United States District Court, W.D. Arkansas, Texarkana Division
O. Hickey, United States District Judge.
the Court is Marqchello Jordan's
(“Plaintiff”) Motion for Partial Summary
Judgment. (ECF No. 69). Separate Defendant Central Transport,
LLC, (“Central Transport”) has filed a response
in opposition. (ECF No. 76). Plaintiff has filed a reply.
(ECF No. 79).
pending before the Court is Central Transport's Motion
for Summary Judgment. (ECF No. 81). Plaintiff has filed a
response in opposition. (ECF No. 91). Central Transport has
filed a reply. (ECF No. 96).
Court finds these matters fully briefed and ripe for
consideration. For the reasons set out below, Central
Transport's motion is granted. Accordingly,
Plaintiff's motion is denied, and his claims against
Central Transport are dismissed with prejudice.
a negligence action arising out of a May 6, 2015, automobile
accident involving three tractor-trailers on Interstate 30.
(ECF No. 1, p. 3). Plaintiff has alleged claims of ordinary
negligence against both Separate Defendant Elmer Enrique
Ventura (“Ventura”) and Separate Defendant
Central Transport under theories of respondeat
superior and agency. Id. at 5. Further,
Plaintiff has alleged negligent hiring, negligent training,
negligent supervision, and negligent retention claims against
Separate Defendant Central Transport. Id. at 6-8.
Transport is an international long-haul trucking company with
customer service centers and facilities in forty-five states
and in Canada. Id. at 3. Ventura is a truck driver
who was operating under an “Independent Contractor
Agreement” for Central Transport at the time of the
accident giving rise to this action. Under the Independent
Contractor Agreement, Ventura was responsible for providing
drivers and trucks to pull Central Transport trailers and
equipment to specified destinations.
facts surrounding the accident do not appear to be in
dispute. At approximately 7:00 a.m. on May 6, 2015, Ventura
was dispatched to assist another Central Transport
tractor-trailer which had broken down on the shoulder of the
eastbound lane of Interstate 30 near Prescott, Arkansas.
Ventura approached the incapacitated tractor-trailer in the
left lane of Interstate 30. As Ventura neared the broken-down
rig, he attempted to merge into the right lane. However,
Ventura allegedly failed to maintain a proper lookout when he
attempted to merge into the right lane. Plaintiff, who was
driving a third tractor-trailer in the right lane, was
sandwiched between Ventura and the broken-down
tractor-trailer and sustained injuries as a result of the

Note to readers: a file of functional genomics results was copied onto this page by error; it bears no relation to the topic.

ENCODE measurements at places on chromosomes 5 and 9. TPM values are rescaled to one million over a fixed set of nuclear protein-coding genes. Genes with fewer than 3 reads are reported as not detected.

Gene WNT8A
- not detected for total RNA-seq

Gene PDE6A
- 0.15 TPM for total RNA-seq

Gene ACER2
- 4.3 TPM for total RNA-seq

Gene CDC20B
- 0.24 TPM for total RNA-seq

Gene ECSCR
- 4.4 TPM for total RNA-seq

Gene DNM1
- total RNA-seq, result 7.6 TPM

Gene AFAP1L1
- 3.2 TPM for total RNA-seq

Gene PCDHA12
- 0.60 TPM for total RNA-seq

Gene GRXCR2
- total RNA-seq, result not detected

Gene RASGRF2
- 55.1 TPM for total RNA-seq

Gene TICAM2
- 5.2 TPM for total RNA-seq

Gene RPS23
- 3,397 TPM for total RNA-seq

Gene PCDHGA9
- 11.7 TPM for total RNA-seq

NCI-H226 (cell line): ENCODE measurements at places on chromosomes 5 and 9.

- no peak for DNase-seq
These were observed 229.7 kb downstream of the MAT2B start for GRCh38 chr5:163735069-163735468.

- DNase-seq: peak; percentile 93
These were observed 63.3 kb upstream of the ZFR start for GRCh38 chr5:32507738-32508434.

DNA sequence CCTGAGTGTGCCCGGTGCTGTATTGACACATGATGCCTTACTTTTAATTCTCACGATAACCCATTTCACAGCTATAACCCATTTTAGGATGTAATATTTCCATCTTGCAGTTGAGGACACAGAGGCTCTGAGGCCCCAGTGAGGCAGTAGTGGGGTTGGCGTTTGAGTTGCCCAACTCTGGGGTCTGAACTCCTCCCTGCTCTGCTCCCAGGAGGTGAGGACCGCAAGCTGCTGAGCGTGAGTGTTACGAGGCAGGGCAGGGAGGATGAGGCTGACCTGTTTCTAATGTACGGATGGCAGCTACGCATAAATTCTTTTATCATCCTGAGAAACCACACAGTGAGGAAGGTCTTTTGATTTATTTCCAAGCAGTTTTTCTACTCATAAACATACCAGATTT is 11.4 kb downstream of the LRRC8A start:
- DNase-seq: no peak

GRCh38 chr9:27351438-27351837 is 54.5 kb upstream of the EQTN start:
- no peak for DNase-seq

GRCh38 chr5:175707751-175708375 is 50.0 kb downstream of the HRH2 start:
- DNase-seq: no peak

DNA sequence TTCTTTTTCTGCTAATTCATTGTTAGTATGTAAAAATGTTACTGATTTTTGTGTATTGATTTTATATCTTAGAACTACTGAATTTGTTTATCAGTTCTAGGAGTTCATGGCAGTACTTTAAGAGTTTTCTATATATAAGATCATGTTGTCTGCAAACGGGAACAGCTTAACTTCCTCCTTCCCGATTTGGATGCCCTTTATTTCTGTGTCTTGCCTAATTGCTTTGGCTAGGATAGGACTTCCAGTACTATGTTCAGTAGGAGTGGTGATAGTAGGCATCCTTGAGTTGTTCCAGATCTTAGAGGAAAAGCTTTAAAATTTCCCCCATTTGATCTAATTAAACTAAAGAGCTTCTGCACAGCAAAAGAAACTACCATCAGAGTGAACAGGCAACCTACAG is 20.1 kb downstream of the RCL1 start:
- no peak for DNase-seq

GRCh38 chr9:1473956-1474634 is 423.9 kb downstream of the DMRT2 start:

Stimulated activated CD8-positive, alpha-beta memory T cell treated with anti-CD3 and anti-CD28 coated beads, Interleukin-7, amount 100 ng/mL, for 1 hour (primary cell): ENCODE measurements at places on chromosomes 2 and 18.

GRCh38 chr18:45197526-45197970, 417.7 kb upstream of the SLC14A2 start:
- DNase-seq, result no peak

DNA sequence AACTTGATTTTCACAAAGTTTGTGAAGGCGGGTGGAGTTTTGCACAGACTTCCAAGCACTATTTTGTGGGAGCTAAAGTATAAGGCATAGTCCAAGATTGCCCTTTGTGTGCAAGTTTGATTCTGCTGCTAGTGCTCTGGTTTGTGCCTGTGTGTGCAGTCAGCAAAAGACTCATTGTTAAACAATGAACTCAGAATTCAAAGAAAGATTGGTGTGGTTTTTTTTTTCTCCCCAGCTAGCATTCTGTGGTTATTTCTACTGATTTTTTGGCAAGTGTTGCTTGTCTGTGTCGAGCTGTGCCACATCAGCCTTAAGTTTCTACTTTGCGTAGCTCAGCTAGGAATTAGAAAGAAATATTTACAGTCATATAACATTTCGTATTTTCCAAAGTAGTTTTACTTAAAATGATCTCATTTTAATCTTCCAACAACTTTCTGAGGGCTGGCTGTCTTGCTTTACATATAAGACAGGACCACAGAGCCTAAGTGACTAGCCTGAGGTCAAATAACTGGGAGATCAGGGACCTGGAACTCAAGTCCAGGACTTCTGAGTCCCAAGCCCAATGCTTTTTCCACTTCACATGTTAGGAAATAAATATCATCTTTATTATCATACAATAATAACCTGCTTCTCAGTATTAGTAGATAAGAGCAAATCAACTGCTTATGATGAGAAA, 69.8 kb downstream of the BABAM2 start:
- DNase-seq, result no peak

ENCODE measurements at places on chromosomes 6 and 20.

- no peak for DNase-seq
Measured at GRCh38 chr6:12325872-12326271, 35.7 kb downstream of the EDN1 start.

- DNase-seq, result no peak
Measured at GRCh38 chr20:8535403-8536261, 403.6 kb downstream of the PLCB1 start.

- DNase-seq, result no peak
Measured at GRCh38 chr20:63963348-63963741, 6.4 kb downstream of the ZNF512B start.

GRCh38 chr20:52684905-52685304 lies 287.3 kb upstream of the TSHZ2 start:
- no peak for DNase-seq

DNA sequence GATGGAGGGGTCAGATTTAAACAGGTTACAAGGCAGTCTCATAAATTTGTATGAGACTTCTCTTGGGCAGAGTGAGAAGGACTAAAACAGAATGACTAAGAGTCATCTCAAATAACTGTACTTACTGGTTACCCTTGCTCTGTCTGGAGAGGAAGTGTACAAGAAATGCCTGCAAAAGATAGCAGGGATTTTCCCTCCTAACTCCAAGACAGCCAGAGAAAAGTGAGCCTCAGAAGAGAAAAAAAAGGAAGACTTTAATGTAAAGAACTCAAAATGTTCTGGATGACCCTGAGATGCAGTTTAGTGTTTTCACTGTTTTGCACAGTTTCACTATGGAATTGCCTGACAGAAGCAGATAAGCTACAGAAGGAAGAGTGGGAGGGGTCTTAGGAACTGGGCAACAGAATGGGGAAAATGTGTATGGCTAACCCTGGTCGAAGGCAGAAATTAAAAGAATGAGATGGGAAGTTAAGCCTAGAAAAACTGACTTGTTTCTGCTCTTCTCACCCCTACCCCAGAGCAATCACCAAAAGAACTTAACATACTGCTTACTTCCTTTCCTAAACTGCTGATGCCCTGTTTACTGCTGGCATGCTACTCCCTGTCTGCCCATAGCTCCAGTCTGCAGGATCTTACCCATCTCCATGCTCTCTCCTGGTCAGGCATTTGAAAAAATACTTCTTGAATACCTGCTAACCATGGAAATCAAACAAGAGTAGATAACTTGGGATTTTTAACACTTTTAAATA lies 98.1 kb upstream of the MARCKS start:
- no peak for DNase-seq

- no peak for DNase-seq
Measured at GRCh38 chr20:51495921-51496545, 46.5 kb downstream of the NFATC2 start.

parties contest whether Ventura's alleged negligence can
be imputed to Central Transport. Consequently, on November 6,
2018, Plaintiff filed his Motion for Partial Summary Judgment
on vicarious liability, arguing that the undisputed facts
show Ventura was a Central Transport employee acting within
the scope of his employment at the time of the accident. On
December 20, 2018, Central Transport filed its Motion for
Summary Judgment, arguing that it is entitled to summary
judgment on all of Plaintiff's claims against it because
Ventura was an independent contractor and not an employee.
judgment is appropriate if the movant shows that there is no
genuine dispute as to any material fact and the movant is
entitled to judgment as a matter of law.” Hess v.
Union Pac. R.R. Co., 898 F.3d 852, 856 (8th Cir. 2018)
(citation omitted). Summary judgment is a “threshold
inquiry of . . . whether there is a need for trial-whether,
in other words, there are genuine factual issues that
properly can be resolved only by a finder of fact because
they reasonably may be resolved in favor of either
party.” Anderson v. Liberty Lobby, Inc., 477
U.S. 242, 250 (1986). A fact is material only when its
resolution affects the outcome of the case. Id. at
248. A dispute is genuine if the evidence is such that it
could cause a reasonable jury to return a verdict for either
party. Id. at 252.
deciding a motion for summary judgment, the Court must
consider all the evidence and all reasonable inferences that
arise from the evidence in a light most favorable to the
nonmoving party. Nitsche v. CEO of Osage Valley Elec.
Co-Op, 446 F.3d 841, 845 (8th Cir. 2006). The moving
party bears the burden of showing that there is no genuine